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Re: 50 Dead, 53 Injured in Orlando Gay Club Shooting

Postby mcd001 » Wed Jun 15, 2016 9:10 pm UTC

Tyndmyr wrote:they are...less Christian. They stop doing Christian things, such as going to church, and hating gay people.

Sorry, hating gay people is not now, never has been, and never will be a Christian thing. Christians are commanded (by Christ himself) to love their neighbors (Matthew 22:36-40). *ALL* their neighbors. We even have to love our enemies (Matthew 5:44), which is a feat almost impossible to us mere mortals. Yes, there are Christians who hate gays, but this is a sin in the eyes of God and does not conform to Christian doctrine. There are also gays who hate Christians. Does this make hating Christians a 'gay' thing?

I think not; it makes it a *human* thing. The cure for hatred is more Christianity, not less. Before you can claim Christianity is a source of gay-hatred, you need to show me where in the bible Christians are commanded to do so. (Source the New Testament, please. Christians believe that Christ's teachings supersede Old Testament law.)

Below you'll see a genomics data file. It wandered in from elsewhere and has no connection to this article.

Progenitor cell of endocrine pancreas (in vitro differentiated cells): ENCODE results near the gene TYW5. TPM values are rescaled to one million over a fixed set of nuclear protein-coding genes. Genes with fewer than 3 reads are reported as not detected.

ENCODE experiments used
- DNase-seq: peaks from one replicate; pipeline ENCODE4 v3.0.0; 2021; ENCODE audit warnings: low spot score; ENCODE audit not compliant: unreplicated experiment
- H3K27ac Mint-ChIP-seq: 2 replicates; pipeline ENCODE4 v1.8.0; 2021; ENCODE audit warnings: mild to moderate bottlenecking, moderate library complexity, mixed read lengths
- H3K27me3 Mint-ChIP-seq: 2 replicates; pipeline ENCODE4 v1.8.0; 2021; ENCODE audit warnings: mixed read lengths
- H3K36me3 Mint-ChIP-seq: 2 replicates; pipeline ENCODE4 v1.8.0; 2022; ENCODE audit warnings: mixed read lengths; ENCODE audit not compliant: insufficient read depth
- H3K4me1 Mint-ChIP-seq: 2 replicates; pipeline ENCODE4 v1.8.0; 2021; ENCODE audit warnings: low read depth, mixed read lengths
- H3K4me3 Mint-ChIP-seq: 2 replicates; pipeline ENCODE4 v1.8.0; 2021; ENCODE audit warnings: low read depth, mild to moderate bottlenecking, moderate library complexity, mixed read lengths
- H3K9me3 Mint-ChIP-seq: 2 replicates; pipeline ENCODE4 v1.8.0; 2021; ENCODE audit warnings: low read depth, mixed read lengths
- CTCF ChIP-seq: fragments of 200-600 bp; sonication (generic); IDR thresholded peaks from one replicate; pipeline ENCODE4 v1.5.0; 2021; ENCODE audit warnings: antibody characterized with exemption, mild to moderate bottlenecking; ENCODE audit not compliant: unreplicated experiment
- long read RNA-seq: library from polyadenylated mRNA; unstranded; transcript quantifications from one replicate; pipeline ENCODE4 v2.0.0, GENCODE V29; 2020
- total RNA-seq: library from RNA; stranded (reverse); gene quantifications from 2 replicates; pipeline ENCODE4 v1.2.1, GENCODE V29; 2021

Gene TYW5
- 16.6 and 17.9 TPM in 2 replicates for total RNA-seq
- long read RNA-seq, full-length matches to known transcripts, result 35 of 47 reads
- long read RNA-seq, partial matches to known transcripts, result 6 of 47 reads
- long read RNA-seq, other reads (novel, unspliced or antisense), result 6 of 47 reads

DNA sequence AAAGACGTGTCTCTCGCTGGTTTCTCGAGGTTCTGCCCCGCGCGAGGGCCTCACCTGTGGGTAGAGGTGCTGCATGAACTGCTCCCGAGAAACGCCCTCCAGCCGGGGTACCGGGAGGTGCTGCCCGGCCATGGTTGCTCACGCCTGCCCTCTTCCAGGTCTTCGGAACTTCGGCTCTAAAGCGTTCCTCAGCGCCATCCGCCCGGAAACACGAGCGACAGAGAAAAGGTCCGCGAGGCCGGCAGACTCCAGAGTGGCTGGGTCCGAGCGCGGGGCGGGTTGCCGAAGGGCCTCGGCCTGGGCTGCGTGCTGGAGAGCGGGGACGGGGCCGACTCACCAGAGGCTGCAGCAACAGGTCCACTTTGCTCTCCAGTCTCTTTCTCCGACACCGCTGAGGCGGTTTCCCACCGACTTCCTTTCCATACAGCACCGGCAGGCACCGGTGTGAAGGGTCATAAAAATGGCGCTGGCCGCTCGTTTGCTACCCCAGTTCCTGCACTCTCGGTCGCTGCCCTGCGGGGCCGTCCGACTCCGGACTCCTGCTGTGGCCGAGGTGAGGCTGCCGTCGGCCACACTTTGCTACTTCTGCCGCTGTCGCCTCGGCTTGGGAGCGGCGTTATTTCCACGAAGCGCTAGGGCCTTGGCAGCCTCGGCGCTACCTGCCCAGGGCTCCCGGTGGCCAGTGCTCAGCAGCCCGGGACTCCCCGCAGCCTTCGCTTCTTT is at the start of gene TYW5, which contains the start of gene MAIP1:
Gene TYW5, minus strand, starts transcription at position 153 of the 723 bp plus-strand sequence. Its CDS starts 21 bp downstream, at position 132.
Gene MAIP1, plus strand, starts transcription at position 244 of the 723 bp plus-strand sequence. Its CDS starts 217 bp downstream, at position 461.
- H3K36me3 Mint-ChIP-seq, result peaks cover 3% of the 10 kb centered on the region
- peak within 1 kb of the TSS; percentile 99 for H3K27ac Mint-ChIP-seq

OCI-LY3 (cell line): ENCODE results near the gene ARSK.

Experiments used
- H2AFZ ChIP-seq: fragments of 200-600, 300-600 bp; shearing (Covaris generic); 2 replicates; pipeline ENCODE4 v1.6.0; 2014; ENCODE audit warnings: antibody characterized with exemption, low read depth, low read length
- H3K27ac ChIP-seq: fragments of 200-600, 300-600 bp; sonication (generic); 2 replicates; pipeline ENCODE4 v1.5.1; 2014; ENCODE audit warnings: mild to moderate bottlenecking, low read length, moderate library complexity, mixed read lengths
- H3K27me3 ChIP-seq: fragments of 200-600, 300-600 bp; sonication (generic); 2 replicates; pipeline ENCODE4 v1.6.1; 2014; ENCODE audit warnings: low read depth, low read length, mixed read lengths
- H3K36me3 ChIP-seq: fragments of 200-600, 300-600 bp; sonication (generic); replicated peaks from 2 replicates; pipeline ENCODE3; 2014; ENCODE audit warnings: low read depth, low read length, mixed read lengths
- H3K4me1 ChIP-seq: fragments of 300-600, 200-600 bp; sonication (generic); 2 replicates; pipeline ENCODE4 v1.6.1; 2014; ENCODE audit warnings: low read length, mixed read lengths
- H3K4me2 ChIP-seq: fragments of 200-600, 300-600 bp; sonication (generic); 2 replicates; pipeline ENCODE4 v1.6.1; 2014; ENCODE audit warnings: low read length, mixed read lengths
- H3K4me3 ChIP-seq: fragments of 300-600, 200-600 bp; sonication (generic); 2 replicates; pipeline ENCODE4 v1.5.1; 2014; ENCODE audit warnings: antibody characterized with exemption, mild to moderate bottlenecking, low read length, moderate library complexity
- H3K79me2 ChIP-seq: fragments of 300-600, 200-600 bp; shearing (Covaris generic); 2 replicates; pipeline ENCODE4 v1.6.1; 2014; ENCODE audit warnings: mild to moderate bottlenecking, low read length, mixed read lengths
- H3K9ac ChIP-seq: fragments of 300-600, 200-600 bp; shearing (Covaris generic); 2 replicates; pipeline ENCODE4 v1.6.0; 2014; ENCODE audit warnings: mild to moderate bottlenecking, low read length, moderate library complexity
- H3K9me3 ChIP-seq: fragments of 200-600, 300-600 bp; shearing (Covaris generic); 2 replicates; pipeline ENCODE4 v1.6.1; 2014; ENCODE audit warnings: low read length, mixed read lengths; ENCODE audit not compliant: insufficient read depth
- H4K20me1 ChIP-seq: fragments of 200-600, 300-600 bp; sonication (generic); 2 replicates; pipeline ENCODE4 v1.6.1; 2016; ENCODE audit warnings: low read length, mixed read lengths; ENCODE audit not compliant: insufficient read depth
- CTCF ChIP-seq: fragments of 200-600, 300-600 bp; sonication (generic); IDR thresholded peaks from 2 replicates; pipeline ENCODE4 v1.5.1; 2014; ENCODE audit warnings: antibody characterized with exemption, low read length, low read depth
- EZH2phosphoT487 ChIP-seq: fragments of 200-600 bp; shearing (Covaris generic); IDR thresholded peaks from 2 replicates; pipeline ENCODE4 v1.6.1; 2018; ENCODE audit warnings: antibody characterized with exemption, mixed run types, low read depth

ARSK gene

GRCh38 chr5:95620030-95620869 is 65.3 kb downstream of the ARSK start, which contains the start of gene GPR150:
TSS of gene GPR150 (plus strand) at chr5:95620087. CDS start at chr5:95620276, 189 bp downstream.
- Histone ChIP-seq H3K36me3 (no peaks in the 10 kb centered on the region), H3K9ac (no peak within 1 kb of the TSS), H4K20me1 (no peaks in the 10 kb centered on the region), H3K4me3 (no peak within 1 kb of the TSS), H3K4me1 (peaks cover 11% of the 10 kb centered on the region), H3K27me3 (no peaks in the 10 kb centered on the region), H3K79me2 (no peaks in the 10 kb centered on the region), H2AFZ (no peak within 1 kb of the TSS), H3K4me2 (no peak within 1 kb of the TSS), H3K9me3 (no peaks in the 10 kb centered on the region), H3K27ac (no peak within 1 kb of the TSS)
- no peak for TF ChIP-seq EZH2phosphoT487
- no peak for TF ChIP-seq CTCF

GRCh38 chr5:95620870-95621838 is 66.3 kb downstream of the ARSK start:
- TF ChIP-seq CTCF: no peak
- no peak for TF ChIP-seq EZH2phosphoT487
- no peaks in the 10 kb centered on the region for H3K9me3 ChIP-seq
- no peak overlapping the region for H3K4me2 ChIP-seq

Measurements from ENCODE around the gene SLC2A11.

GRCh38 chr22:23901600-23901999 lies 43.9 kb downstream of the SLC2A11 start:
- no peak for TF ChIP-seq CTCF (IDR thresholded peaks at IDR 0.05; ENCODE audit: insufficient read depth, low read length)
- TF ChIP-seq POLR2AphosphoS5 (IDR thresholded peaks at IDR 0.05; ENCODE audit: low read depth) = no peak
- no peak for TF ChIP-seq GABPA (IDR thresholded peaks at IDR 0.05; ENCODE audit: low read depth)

The other argument I expect to get in support of the 'Christians-hate-gays' myth is that Christians believe homosexuality is a sin. Yes, its true that many (maybe most?) Christian denominations teach this. This would mean that all gay people are sinners, but then so are all Christians. (Romans 3:23 - For all have sinned and fall short of the glory of God) I know it's no fun to be called out as a sinner, so I can appreciate that this can lead to resentment and push-back from people who don't want to change. I also understand the anger or anguish from people who believe this is the way God made them and that they don't have a choice. So if I point out that they're doing something I believe is wrong, that doesn't mean I hate them, anymore than someone on this forum hates *me* when they point out things I said that they disagree with.